The playlist – the tracks of the week at OTR HQ
Your bank holiday weekend soundtrack featuring Lucas Nord, Young Wonder, Little Xs for Eyes, Public Enemy, Will Butler, Jones, Holly Herndon, Arthur Russell and more
Jones “Indulge” (37 Adventures)
Hold the front page for this visceral thriller from the new-school London soul singer who now adds Raffertie to her list of A-list collaborators alongside Rodaigh McDonald (The xx) and A.K. Paul.
Lucas Nord “Voices” (Cosmos)
Effortlessly soulful earworm from the Swedish dude and occasional Tove Lo collaborator
Arthur Russell “This Is How We Walk On the Moon” (Point)
Beautiful widescreen cello-powered splendour from 1994’s posthumous “Another Thought” album. Those Russell collections keep on coming: there’s a new album called “Corn” on the way featuring songs recorded between 1982 and 1983
Young Wonder “Enchanted” (Feel Good Lost)
A tune full of bright, low-key wow and awe from the duo’s forthcoming debut album “Birth”
The Montgomery Express “Montgomery Movement” (Dove)
Funky 1973 gem from two blind vocalists and their groove machine from Indiantown, Florida.
Will Butler “Policy” (Merge)
Impressive debut solo album from one of the lanky lads from Arcade Fire skips merrily and raucously through a whole rake of pop styles.
Public Enemy “Fear of a Black Planet” (Def Jam)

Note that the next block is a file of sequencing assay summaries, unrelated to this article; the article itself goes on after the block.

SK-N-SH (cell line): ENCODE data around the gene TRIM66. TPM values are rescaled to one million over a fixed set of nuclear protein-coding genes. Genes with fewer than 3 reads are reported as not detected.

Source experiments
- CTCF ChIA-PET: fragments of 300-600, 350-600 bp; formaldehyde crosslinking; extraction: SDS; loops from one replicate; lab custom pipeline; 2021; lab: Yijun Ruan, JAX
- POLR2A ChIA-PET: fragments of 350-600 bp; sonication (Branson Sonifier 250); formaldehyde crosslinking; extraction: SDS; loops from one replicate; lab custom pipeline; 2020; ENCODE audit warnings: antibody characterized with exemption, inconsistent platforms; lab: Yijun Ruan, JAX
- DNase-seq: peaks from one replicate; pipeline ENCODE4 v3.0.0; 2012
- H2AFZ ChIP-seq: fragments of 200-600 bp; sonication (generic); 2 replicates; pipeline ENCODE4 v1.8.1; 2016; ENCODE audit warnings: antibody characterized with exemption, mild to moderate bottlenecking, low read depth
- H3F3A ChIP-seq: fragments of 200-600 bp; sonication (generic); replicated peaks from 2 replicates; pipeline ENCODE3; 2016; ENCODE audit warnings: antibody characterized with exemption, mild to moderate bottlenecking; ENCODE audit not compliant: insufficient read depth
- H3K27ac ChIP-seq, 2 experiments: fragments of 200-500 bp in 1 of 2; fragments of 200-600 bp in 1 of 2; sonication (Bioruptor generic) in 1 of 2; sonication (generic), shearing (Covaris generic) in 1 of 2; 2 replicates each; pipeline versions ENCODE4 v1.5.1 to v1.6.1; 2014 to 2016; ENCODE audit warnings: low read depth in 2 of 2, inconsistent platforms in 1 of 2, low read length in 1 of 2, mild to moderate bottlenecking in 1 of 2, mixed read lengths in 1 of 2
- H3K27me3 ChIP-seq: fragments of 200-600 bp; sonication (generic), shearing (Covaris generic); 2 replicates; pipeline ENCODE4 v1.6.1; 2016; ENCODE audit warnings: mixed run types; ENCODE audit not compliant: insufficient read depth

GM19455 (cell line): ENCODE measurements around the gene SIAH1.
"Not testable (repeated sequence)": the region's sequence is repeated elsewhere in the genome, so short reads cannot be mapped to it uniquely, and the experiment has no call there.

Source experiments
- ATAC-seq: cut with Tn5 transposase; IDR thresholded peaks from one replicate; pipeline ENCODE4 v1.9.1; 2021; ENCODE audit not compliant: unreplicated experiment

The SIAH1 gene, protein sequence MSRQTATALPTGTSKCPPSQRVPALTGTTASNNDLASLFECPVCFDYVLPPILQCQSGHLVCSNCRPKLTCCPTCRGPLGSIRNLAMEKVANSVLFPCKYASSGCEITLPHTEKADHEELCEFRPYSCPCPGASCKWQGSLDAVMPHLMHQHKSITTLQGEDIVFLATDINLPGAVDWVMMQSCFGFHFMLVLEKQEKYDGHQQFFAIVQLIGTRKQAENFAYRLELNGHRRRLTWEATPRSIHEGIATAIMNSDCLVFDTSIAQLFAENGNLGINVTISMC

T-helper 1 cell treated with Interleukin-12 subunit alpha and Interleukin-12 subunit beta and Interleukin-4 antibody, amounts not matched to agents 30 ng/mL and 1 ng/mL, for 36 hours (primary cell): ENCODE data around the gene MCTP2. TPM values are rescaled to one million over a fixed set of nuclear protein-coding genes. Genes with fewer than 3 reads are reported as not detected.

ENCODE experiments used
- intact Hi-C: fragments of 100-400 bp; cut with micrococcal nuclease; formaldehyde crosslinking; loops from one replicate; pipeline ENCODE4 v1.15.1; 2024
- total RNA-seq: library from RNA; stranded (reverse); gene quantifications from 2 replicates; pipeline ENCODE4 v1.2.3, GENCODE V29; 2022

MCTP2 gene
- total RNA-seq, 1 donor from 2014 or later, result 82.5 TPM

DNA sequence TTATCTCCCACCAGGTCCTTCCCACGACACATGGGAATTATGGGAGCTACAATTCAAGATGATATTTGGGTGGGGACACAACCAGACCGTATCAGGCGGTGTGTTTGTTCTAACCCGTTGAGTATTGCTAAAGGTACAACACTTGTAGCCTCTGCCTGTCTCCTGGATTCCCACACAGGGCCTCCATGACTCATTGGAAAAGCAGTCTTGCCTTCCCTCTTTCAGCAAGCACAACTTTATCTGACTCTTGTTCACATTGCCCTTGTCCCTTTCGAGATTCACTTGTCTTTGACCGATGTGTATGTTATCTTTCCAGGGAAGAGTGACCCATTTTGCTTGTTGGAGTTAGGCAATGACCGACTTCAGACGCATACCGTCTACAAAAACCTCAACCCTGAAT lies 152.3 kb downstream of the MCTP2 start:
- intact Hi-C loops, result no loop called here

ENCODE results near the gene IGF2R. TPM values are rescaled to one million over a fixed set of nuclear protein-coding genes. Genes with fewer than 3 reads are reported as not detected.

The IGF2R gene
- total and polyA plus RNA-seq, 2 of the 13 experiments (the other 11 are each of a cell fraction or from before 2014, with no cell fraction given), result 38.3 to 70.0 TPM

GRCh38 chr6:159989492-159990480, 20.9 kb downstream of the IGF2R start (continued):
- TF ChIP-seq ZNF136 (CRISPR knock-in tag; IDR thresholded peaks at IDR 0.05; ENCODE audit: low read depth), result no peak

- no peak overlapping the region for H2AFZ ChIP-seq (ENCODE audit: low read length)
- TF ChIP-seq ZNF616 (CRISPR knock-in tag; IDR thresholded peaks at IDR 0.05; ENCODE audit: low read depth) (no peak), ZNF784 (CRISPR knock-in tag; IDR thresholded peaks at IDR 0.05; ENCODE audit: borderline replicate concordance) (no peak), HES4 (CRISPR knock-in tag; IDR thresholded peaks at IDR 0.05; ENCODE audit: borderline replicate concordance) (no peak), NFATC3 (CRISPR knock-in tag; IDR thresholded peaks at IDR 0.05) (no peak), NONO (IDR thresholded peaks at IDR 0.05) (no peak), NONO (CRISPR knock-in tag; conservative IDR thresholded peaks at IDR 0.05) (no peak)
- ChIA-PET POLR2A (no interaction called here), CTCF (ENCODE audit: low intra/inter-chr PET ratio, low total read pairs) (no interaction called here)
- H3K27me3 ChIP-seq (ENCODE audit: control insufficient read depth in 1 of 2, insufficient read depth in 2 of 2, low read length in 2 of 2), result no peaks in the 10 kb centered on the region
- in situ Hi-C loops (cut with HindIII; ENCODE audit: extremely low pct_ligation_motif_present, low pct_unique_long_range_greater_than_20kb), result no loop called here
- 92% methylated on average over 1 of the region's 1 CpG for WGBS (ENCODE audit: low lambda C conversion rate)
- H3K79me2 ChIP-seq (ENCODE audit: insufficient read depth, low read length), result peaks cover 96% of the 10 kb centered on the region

25 years on from its release, Public Enemy’s third album still packs a hell of a punch and a lot of power. Even in an era when acts like D’Angelo and Kendrick Lamar are addressing the black American experience, Chuck D’s fierce, angry, righteous polemic and the intensity of the Bomb Squad at their finest makes for a thrilling, tough, unforgettable record.
Little Xs for Eyes “Everywhere Else” (Self release)
Second album from the Dublin band catches them flexing some new musical muscles with a set of tunes which bring fresh influences and darker notes into the flow.
Holly Herndon “Platform” (4AD)
The adventurous second album from the well travelled Tennessee native is full of strong, imaginative new thinking and fascinating experimental songwriting. “Chorus” from the album below
George Fitzgerald “Fading Love” (Double Six)
Moody, warm, electronic pulses full of bittersweet emotion and downbeat, woozy soul.